Microsoft Windows Server 8 review: First Look

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Some of the more exciting possibilities with Windows Server 8 include using commodity servers to replace expensive storage virtualisation and networking systems.

The good news is that you can do that with the current generation of hardware as well as taking advantage of CPUs with more cores and NUMA architecture as they come along. Although nothing is final, Microsoft is suggesting that system requirements for Windows Server 8 won't increase dramatically; we haven't been able to do extensive testing but we're told it will give you good performance on systems that run Windows Server 2008 R2 today and we had no problem installing it on low-spec machines.

So what are our first impressions?


Windows Server 8 is currently only available as a developer preview to give Microsoft partners a chance to start developing drivers and tools. As usual, there are some really compelling new features like Dynamic Access Control as well as improvements that make features like DirectAccess and CHKDSK what they should have been in the first place. They may not give you enough value to justify an upgrade on their own, but they could be welcome if you choose Windows Server 8 for the more strategic options like affordable high availability and building network and storage virtualisation systems with commodity hardware. Windows Server 8 shows promise, but we'll reserve final judgement for the final version which is expected in about a year's time. Editions and pricing are, as expected, yet to be announced.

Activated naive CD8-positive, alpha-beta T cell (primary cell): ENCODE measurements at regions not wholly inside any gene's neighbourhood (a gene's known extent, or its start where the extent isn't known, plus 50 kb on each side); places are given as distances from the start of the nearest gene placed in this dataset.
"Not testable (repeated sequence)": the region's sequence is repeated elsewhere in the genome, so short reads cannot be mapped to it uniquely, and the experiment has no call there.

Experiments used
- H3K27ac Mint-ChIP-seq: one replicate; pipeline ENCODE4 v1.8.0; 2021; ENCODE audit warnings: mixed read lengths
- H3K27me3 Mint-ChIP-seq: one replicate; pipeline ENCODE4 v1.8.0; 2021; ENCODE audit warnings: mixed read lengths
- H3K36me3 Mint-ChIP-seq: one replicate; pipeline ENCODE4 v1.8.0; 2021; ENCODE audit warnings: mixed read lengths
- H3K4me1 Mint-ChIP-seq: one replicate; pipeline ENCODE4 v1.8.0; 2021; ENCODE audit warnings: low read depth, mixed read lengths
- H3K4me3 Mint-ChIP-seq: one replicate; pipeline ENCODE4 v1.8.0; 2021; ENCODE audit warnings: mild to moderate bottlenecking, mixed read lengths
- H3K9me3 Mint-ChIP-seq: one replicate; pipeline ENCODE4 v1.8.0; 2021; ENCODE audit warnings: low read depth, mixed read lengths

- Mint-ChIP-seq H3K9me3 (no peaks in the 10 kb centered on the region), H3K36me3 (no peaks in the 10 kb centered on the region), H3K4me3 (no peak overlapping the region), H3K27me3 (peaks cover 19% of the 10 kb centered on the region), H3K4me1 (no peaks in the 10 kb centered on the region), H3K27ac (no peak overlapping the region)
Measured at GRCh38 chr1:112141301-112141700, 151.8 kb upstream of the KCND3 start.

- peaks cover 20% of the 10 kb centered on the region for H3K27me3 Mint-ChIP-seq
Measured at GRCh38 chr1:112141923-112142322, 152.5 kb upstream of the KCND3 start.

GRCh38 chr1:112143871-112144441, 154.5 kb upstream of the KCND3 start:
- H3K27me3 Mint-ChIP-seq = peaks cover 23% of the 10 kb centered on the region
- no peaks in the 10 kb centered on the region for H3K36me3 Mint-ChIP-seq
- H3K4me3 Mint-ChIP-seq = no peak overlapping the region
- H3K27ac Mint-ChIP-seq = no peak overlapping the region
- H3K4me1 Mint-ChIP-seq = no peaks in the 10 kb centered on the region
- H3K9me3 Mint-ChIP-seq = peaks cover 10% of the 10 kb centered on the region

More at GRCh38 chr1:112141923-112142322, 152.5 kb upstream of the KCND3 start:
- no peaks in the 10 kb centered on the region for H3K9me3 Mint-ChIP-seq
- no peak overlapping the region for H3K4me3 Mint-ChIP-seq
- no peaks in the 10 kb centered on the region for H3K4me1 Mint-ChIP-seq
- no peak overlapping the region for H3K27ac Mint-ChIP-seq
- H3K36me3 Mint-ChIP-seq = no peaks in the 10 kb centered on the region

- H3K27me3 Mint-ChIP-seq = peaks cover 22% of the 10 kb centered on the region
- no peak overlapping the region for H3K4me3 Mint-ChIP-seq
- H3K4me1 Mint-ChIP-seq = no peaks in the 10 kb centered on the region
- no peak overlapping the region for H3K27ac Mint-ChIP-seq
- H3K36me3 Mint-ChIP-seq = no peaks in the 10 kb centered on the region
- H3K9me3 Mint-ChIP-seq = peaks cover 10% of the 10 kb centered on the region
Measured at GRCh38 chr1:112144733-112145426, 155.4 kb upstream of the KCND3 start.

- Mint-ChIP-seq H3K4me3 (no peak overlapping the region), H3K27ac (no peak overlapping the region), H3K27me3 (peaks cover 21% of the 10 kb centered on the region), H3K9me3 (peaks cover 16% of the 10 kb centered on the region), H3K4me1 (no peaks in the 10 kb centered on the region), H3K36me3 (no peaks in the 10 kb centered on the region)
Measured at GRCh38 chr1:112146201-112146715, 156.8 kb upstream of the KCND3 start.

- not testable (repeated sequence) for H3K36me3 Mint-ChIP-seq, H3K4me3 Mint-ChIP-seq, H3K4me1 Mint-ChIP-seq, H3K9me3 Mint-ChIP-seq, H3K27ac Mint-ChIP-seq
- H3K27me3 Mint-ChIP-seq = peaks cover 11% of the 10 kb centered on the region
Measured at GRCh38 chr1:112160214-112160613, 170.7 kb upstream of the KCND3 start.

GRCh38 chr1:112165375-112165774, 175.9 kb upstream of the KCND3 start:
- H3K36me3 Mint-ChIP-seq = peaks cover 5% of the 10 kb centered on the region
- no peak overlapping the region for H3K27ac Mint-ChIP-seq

Mary Branscombe

Mary is a freelance business technology journalist who has written for the likes of ITPro, CIO, ZDNet, TechRepublic, The New Stack, The Register, and many other online titles, as well as national publications like the Guardian and Financial Times. She has also held editor positions at AOL’s online technology channel, PC Plus, IT Expert, and Program Now. In her career spanning more than three decades, the Oxford University-educated journalist has seen and covered the development of the technology industry through many of its most significant stages.

Mary has experience in almost all areas of technology but specialises in all things Microsoft and has written two books on Windows 8. She also has extensive expertise in consumer hardware and cloud services - mobile phones to mainframes. Aside from reporting on the latest technology news and trends, and developing whitepapers for a range of industry clients, Mary also writes short technology mysteries and publishes them through Amazon.